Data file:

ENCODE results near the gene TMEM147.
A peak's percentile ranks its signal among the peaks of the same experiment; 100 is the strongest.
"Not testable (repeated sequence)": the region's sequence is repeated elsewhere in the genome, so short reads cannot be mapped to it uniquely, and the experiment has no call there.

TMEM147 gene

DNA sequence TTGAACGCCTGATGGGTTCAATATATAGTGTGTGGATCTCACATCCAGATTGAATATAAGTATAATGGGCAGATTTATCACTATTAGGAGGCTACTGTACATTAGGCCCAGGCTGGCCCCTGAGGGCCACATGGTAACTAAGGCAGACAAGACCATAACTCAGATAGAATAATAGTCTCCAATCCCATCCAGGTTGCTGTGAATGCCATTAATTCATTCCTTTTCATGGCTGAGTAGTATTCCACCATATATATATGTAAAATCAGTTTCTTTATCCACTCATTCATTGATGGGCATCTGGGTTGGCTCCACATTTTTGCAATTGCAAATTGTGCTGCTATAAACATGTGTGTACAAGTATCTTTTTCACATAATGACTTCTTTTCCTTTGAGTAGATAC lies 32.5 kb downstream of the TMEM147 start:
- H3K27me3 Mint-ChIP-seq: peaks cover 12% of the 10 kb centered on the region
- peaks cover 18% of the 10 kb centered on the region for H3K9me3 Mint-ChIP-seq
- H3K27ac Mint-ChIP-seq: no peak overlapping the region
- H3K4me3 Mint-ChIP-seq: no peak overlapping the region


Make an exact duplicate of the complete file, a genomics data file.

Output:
ENCODE results near the gene TMEM147.
A peak's percentile ranks its signal among the peaks of the same experiment; 100 is the strongest.
"Not testable (repeated sequence)": the region's sequence is repeated elsewhere in the genome, so short reads cannot be mapped to it uniquely, and the experiment has no call there.

TMEM147 gene

DNA sequence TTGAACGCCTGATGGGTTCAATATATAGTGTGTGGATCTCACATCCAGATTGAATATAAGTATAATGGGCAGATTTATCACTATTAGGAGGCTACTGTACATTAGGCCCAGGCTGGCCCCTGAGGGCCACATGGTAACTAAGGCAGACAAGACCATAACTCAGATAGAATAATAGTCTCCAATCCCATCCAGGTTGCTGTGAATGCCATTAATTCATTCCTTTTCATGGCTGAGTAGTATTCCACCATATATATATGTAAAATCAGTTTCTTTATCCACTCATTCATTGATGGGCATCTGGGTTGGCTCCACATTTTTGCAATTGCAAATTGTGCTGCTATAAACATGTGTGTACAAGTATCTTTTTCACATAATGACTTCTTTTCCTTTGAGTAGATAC lies 32.5 kb downstream of the TMEM147 start:
- H3K27me3 Mint-ChIP-seq: peaks cover 12% of the 10 kb centered on the region
- peaks cover 18% of the 10 kb centered on the region for H3K9me3 Mint-ChIP-seq
- H3K27ac Mint-ChIP-seq: no peak overlapping the region
- H3K4me3 Mint-ChIP-seq: no peak overlapping the region